So what will I be doing as Watershed Ecologist? My role is to help and support you, the Watershed Groups of PEI.  My job duties include: providing technical advice on watershed projects (i.e., forest, riparian, wetlands and watercourse) including project identification, monitoring and implementation; connecting groups with resources and experts; identifying and coordinating training opportunities; supporting the Watershed Alliance; and facilitating communication among groups.

In the upcoming weeks and months, I will be traveling around the island to visit you and your groups. I am keen to meet all of you, to listen and learn first-hand about your watersheds, your successes, your challenges, and to work together in continuing to improve the island’s environment and watersheds.

Please feel free to contact me either through email: or by phone 902-394-0999.



Water Act consultations begin in October

Dates and locations for the first round of public consultations related to creating a Water Act for Prince Edward Island were announced yesterday afternoon by the provincial government. All the details can be found on the CBC site here:

The Water Act website is at

There are a number of ways to make your voice heard, and the Watershed Alliance encourages you to do that.

Watershed training well attended

About 40 watershed employees attended a training session in North Granville on July 6th. The day started with training in how to prevent disease transmission between farms. Rosie MacFarlane gave an excellent presentation on all aspects of watershed wildlife and restoration techniques, then the afternoon was spent learning some of those techniques in the field.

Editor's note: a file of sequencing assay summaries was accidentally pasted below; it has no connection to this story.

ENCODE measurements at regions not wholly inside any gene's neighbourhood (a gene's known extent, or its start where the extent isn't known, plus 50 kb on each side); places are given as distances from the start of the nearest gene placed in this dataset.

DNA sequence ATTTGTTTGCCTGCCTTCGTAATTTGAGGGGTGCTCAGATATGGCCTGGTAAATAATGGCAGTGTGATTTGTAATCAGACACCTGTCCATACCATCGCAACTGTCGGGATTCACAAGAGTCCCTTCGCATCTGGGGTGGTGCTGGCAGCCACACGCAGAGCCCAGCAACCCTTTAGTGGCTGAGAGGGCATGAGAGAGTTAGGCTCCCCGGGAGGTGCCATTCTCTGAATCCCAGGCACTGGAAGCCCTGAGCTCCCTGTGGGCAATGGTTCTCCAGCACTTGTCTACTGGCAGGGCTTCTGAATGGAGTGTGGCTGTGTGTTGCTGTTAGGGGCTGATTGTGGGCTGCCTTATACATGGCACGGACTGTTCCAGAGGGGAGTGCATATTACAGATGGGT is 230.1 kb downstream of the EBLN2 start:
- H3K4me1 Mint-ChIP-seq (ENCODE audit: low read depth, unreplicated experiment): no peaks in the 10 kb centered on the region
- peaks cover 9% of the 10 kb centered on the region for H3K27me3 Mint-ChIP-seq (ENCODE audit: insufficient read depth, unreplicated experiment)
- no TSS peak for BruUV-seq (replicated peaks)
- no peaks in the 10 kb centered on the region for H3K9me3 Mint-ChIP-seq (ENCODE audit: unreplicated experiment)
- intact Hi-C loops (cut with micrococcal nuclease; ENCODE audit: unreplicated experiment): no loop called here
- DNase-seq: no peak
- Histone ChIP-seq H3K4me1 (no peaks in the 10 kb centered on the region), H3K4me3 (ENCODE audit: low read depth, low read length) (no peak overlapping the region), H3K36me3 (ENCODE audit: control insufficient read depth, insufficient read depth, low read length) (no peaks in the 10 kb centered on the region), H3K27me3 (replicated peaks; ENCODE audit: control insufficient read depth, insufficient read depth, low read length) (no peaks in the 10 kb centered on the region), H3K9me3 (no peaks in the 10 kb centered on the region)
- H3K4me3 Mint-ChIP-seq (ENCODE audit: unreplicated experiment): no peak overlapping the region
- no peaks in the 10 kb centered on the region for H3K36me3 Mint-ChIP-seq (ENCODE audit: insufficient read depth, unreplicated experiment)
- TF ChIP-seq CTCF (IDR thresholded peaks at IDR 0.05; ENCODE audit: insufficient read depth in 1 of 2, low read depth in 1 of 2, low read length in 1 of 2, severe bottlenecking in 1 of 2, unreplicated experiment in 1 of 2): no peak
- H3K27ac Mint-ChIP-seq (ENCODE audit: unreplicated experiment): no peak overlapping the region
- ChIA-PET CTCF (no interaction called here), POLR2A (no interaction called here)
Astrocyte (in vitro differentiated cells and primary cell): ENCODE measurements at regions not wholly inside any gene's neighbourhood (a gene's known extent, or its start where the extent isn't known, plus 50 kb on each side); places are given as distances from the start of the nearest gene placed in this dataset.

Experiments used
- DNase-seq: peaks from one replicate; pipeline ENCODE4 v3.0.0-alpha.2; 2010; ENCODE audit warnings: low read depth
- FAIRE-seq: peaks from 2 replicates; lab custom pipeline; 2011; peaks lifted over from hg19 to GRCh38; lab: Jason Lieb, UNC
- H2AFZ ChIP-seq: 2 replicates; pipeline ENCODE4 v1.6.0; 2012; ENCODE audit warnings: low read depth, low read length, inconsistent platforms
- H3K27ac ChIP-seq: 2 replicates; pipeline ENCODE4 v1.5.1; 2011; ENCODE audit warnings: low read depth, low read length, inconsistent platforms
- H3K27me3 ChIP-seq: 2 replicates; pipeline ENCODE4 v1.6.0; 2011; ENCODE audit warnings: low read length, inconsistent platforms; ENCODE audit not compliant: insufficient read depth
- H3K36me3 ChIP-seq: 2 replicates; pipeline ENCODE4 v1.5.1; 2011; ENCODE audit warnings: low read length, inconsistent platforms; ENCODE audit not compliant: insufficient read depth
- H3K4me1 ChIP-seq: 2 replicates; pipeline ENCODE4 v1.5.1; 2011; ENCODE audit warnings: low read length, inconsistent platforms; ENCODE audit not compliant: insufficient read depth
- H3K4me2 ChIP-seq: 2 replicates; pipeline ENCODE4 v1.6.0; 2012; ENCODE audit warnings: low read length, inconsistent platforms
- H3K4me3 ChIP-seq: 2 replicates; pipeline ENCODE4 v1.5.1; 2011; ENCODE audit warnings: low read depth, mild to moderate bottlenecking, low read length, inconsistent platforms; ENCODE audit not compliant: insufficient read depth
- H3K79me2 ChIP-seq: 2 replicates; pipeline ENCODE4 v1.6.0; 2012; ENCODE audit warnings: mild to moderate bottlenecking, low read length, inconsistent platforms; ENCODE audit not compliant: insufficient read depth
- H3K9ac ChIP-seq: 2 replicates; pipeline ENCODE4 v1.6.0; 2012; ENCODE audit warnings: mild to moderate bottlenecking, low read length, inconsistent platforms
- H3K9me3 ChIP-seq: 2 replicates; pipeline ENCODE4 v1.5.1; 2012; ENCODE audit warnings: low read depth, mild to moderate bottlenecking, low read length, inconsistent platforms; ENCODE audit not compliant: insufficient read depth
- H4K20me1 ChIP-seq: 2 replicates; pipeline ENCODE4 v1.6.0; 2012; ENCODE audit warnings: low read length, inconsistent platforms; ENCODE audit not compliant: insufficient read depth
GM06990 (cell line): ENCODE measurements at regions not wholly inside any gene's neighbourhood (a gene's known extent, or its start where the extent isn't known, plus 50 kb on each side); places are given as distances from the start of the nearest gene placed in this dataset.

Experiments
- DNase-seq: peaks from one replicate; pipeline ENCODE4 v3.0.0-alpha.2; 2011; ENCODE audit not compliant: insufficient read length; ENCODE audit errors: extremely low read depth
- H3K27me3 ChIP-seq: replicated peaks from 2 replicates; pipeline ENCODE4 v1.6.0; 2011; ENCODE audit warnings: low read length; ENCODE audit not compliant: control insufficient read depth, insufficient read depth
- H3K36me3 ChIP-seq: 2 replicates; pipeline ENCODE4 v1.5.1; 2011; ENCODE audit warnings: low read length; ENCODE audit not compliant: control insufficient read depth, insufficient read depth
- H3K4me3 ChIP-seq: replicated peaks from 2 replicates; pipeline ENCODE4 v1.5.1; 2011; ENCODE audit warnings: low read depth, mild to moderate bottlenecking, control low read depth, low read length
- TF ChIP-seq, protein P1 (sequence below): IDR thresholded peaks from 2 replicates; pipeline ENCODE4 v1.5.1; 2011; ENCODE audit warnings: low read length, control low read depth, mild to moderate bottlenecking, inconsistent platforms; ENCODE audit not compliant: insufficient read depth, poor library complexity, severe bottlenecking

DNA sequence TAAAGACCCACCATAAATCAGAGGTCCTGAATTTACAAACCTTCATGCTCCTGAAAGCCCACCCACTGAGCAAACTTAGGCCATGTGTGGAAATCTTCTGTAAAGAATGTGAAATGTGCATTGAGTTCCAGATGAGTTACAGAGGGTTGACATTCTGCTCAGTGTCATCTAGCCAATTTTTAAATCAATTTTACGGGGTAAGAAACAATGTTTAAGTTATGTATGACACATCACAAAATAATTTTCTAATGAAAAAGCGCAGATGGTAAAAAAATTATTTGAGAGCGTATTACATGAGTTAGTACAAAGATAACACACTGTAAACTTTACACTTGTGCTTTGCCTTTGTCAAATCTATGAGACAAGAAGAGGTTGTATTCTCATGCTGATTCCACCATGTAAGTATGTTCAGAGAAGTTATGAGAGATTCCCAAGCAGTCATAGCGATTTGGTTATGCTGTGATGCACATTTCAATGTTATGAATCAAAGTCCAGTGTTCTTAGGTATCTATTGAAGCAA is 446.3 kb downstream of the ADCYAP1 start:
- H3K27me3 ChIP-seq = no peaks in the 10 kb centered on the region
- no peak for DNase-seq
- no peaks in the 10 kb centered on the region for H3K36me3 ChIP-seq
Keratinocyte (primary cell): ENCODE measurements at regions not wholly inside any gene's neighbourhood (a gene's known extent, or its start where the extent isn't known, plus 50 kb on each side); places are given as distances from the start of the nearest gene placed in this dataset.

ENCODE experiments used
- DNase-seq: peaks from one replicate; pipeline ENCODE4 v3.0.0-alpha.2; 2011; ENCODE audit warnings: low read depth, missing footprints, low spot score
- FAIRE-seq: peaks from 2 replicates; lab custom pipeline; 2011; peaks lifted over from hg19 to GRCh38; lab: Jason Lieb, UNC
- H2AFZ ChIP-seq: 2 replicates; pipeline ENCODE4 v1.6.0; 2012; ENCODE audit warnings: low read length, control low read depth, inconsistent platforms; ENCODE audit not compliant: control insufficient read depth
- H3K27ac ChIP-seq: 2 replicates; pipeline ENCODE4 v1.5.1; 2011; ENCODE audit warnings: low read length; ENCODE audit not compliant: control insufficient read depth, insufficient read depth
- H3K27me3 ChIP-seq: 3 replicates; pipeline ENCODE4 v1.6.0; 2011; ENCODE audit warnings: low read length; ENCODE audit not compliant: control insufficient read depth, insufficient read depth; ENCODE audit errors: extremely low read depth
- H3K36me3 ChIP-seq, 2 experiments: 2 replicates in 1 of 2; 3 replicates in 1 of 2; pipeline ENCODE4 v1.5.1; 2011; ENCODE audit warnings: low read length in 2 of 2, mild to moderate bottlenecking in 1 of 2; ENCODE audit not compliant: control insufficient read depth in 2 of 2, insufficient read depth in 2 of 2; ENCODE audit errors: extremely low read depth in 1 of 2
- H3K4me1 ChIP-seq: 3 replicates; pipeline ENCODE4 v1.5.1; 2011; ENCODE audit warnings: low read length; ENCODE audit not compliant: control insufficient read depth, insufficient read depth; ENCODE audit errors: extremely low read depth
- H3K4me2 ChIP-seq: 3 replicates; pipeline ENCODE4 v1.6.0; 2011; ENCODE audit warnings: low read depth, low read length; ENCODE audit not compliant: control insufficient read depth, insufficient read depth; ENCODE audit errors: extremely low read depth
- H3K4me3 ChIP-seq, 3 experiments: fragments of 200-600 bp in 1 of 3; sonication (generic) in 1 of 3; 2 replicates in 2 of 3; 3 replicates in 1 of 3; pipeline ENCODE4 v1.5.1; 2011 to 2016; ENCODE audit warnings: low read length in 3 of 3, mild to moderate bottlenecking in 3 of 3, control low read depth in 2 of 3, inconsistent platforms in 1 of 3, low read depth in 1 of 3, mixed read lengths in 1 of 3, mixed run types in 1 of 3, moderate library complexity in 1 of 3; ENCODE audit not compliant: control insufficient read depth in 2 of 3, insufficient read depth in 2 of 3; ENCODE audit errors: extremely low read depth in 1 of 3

Disinfection Station



New staff trained in using WGIS

On June 30th, 14 people attended a Watershed Geographic Information System (WGIS) training course, including a number of new watershed coordinators and supervisors. The WGIS software, which was developed by the PEI Watershed Alliance last year, is being used by the majority of watershed groups to meet their GIS and GPS mapping needs. For those who were unable to attend the course, there will be another one in the fall.

WGIS Training

Province endorses PEI Watershed Strategy

The Prince Edward Island Watershed Strategy will ensure meaningful watershed enhancement and protection, said Minister of Communities, Land and Environment Robert Mitchell.

“The P.E.I. Watershed Strategy is the result of a strong partnership between the Island’s Watershed Alliance and the provincial government. The strategy provides a roadmap for us going forward as we work to improve watershed management across the province,” said Minister Mitchell. “I see this strategy as an important step towards setting an overall direction for watershed management in the province. I want to thank the committee members who worked hard on the development of this strategy to ensure it will be an effective resource in the future of watershed planning.”

The strategy is intended to be a guide for individuals, community groups, businesses and government agencies who are involved with the conservation and restoration of watersheds. It outlines how government and watershed groups will work together towards the achievement of noted long-term and short-term goals related to Island watersheds and presents collective responsibilities of action moving forward.

“Today marks an important day for watershed management on Prince Edward Island. It is extremely pleasing to see the completion of the P.E.I. Watershed Strategy and we emphasize the value of partnerships in reaching this point,” said Chair of the P.E.I. Watershed Alliance Dale Cameron. “We look forward to active participation from all Islanders in the implementation of this strategy resulting in meaningful watershed management and protection of P.E.I.’s most important natural resource – water.”

Objectives of the strategy include ensuring watersheds provide sustainable quantities of clean, safe water; enhancing watershed ecosystems; increasing capacity of individuals, organizations and industries to take responsibility for protecting and managing watershed ecosystems; enhancing partnerships to empower engagement on watershed management; and increasing public awareness.

It can be viewed online at